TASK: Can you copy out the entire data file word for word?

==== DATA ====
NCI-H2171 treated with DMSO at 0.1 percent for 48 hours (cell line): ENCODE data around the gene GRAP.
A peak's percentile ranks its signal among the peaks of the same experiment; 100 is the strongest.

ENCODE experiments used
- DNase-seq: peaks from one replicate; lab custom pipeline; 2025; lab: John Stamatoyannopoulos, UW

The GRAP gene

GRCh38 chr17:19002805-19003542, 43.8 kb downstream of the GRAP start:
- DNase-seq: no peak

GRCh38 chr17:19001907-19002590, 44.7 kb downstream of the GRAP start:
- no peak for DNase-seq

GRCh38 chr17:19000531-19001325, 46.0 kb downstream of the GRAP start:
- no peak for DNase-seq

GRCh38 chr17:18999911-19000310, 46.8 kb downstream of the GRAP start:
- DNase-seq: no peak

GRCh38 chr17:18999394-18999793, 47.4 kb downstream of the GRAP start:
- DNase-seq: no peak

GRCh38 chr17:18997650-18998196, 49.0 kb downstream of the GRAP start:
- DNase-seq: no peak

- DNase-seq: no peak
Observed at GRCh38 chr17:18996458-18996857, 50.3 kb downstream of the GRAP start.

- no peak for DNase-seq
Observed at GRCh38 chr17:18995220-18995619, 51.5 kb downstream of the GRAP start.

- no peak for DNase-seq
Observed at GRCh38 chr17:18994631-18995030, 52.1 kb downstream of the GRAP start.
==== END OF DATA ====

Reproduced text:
NCI-H2171 treated with DMSO at 0.1 percent for 48 hours (cell line): ENCODE data around the gene GRAP.
A peak's percentile ranks its signal among the peaks of the same experiment; 100 is the strongest.

ENCODE experiments used
- DNase-seq: peaks from one replicate; lab custom pipeline; 2025; lab: John Stamatoyannopoulos, UW

The GRAP gene

GRCh38 chr17:19002805-19003542, 43.8 kb downstream of the GRAP start:
- DNase-seq: no peak

GRCh38 chr17:19001907-19002590, 44.7 kb downstream of the GRAP start:
- no peak for DNase-seq

GRCh38 chr17:19000531-19001325, 46.0 kb downstream of the GRAP start:
- no peak for DNase-seq

GRCh38 chr17:18999911-19000310, 46.8 kb downstream of the GRAP start:
- DNase-seq: no peak

GRCh38 chr17:18999394-18999793, 47.4 kb downstream of the GRAP start:
- DNase-seq: no peak

GRCh38 chr17:18997650-18998196, 49.0 kb downstream of the GRAP start:
- DNase-seq: no peak

- DNase-seq: no peak
Observed at GRCh38 chr17:18996458-18996857, 50.3 kb downstream of the GRAP start.

- no peak for DNase-seq
Observed at GRCh38 chr17:18995220-18995619, 51.5 kb downstream of the GRAP start.

- no peak for DNase-seq
Observed at GRCh38 chr17:18994631-18995030, 52.1 kb downstream of the GRAP start.